Poetry by Cameron Morse
Because our bus overshot the orchard,
we may not have descended through village heaps of rubble,
excretory garbage and stray dogs,
to the valley’s ocean floor of cherry blossoms.
Because we missed the stop while I was practicing my rusty
Mandarin on a undergrad who had
questions for the American, we may never have reached
the vegetable garden hoed by a single woman
in an orange-striped sweater, sunbaked matron
picking her nose with pinkie finger,
or encountered her unabashedly staring son, growing green
onion above the white avalanche.
Deposited somewhere in Guizhou countryside, we may
have settled for the ghost town resort, the vacant
boulevard in which a black sedan
is eternally stopped at the blinking crosswalk, where a magpie
sails six empty lanes and falls to the pristine reception center,
where magnolia saplings with whitewashed trunks
fritter away creamy petals in hard February wind.
Haunted by somebody’s moneyed vision of future profit,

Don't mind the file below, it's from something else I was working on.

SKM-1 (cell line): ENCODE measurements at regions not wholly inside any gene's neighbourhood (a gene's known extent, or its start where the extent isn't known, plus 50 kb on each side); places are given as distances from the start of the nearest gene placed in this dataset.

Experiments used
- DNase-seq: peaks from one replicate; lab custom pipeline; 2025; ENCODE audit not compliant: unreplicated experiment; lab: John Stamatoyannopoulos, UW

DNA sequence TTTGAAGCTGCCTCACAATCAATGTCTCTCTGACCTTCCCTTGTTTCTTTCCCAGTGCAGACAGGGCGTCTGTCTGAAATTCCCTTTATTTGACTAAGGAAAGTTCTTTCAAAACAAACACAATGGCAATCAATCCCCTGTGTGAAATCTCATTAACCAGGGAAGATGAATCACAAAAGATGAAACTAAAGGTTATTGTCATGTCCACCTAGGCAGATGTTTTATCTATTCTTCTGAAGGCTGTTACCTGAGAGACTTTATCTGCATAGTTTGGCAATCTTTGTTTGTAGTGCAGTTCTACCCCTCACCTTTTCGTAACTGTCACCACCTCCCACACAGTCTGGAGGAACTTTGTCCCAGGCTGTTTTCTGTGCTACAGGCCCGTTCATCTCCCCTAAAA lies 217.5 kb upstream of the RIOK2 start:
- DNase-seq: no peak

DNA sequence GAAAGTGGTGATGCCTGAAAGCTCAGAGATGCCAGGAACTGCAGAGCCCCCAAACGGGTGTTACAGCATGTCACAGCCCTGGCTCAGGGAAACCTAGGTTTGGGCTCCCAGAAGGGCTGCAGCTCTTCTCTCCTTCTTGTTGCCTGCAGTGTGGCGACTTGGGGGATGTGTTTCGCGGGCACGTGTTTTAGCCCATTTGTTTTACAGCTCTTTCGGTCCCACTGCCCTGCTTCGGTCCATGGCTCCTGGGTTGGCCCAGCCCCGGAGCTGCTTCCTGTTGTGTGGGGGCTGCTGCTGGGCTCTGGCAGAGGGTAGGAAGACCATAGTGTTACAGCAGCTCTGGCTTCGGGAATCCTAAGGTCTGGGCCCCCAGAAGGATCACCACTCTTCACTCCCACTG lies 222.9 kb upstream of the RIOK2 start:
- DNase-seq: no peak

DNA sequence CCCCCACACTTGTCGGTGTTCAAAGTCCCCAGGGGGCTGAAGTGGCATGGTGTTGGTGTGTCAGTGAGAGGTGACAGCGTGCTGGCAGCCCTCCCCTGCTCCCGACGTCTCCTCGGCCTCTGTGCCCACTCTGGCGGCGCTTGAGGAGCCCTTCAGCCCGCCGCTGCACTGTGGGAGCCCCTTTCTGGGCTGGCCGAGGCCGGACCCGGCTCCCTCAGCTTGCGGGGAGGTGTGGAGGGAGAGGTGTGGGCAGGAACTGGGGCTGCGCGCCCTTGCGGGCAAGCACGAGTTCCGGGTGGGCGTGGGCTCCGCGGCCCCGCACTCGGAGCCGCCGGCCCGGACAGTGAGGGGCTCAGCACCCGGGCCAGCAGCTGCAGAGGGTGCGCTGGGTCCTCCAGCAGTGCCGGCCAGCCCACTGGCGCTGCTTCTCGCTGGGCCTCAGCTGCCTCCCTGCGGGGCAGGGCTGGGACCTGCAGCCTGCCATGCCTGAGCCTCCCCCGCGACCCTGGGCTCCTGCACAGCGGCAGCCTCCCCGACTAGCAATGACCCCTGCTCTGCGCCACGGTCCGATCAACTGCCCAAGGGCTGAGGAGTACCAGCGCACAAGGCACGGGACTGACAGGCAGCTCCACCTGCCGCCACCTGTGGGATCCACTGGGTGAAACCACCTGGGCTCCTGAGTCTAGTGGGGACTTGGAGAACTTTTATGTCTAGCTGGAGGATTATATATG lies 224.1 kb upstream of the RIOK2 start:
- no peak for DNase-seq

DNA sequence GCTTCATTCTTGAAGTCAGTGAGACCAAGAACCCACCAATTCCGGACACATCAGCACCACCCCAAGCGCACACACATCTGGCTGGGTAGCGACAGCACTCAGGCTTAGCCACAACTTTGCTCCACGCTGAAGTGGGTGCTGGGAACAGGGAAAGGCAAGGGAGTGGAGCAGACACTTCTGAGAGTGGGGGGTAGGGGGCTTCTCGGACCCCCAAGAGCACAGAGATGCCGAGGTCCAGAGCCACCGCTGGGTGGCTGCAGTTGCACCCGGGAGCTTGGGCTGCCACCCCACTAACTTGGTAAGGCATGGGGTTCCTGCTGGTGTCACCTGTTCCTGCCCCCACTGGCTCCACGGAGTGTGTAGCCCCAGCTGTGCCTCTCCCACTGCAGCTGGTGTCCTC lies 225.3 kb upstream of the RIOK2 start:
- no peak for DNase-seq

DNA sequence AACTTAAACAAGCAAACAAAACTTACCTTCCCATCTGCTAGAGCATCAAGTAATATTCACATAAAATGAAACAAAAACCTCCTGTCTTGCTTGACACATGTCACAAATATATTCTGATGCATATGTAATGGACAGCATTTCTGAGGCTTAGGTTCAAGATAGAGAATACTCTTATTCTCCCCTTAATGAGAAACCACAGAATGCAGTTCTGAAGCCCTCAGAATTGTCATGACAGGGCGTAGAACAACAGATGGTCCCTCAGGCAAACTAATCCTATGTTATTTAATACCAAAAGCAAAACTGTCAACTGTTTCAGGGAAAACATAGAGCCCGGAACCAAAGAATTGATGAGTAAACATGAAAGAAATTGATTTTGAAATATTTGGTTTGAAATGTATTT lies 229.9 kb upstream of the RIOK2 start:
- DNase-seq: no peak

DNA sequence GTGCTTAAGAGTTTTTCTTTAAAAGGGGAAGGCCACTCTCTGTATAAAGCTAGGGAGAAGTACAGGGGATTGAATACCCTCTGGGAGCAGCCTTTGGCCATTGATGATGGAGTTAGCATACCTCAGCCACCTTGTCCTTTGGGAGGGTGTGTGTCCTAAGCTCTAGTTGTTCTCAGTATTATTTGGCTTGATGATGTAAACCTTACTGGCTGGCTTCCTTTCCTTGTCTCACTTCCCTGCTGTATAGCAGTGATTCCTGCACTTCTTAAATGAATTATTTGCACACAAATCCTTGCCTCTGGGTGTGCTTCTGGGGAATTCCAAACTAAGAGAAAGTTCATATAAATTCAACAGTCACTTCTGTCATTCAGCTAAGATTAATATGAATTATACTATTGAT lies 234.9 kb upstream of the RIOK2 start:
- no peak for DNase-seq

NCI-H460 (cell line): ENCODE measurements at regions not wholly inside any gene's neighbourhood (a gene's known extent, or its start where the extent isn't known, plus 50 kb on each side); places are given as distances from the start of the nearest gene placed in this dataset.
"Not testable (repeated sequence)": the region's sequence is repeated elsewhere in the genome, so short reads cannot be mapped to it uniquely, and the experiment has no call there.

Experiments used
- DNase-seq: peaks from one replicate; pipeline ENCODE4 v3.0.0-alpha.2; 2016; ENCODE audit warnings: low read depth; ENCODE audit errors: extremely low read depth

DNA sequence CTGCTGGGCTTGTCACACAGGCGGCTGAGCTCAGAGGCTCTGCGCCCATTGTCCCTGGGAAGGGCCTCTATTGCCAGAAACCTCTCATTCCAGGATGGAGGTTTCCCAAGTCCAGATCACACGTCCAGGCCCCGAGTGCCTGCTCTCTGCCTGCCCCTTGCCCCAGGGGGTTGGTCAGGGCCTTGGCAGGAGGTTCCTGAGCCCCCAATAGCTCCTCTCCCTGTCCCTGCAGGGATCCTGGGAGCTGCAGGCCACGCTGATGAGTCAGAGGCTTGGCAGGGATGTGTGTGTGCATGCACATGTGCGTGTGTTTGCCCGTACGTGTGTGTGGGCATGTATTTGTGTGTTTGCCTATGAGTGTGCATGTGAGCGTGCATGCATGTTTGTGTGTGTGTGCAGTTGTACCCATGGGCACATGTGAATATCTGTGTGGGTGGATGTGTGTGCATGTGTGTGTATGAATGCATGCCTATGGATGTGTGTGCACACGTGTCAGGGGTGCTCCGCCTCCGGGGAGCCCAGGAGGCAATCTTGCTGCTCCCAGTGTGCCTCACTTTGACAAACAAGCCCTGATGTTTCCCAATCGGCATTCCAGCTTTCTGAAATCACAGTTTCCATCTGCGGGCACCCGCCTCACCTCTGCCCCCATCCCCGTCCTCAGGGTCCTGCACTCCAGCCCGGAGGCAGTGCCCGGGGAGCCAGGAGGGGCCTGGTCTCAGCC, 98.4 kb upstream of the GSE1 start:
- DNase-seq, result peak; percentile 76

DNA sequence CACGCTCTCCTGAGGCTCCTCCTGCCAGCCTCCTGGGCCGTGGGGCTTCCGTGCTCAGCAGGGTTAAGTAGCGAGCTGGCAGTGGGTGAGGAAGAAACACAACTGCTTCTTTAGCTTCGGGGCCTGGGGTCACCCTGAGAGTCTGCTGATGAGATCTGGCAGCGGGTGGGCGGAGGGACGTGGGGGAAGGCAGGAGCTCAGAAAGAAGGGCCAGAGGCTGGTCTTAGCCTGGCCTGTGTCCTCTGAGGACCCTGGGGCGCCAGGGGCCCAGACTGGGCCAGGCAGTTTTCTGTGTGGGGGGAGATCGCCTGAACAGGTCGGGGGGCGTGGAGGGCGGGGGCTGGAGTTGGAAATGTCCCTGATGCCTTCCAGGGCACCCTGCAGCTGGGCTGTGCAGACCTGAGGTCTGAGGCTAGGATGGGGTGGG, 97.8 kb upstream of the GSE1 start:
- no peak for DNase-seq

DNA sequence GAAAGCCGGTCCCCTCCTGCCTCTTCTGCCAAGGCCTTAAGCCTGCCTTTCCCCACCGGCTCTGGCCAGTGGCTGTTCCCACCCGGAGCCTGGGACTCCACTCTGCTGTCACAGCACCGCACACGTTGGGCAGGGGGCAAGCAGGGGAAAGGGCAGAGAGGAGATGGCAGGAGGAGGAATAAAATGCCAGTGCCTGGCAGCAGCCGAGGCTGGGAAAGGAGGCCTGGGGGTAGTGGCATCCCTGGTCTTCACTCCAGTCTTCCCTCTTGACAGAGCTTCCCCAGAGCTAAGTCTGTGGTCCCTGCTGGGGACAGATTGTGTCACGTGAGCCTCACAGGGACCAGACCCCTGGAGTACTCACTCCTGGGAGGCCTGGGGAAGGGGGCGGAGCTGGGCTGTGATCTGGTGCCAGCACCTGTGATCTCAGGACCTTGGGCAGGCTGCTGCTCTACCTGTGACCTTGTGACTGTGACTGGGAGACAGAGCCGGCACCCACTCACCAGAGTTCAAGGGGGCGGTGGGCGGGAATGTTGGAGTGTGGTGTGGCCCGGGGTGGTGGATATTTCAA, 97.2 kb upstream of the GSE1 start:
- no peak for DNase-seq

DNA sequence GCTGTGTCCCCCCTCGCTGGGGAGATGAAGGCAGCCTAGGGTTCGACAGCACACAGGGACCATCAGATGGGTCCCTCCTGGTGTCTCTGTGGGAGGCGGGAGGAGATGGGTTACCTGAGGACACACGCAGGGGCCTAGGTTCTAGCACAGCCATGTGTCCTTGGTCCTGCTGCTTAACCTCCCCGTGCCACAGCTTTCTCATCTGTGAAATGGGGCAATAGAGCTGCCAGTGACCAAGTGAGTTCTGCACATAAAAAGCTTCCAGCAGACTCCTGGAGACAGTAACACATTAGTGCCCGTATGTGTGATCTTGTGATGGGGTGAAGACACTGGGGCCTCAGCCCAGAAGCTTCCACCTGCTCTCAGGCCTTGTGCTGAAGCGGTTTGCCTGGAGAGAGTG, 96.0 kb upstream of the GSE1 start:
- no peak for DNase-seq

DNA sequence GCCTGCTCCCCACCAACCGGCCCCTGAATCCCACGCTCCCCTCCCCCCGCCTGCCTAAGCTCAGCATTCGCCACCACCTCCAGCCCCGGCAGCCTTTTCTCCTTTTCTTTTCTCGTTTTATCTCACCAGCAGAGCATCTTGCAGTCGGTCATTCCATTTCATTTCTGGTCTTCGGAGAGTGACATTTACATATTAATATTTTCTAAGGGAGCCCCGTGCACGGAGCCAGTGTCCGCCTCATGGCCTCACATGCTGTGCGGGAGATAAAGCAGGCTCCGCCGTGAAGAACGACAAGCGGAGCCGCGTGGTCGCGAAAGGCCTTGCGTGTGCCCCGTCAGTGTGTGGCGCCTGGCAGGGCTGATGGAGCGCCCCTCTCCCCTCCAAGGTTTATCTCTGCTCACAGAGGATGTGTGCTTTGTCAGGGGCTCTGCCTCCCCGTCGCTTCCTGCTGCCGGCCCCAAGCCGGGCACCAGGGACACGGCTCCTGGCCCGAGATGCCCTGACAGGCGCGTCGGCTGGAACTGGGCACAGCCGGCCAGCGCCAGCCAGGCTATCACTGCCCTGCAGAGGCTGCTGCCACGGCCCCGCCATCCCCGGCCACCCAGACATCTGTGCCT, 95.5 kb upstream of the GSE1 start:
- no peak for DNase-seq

we may—without glimpses of the shaggy
shanks of the thing itself—have mistaken a dream for reality.
About the Poet
Cameron Morse was diagnosed with a glioblastoma in 2014. With a 14.6 month life expectancy, he entered the Creative Writing program at the University of Missouri—Kansas City and, in 2018, graduated with an M.F.A. His poems have been published in numerous magazines, including New Letters, Bridge Eight, and South Dakota Review. His first collection, Fall Risk, won Glass Lyre Press’s 2018 Best Book Award. His second, Father Me Again, is available from Spartan Press and third, Coming Home with Cancer, belongs to Blue Lyra Press’s Delphi Poetry Series. He lives with his wife Lili and son Theodore in Blue Springs, Missouri, where he manages Inklings’ FOURTH FRIDAYS READING SERIES with Eve Brackenbury and serves as poetry editor for Harbor Review. For more information, check out his Facebook page or website.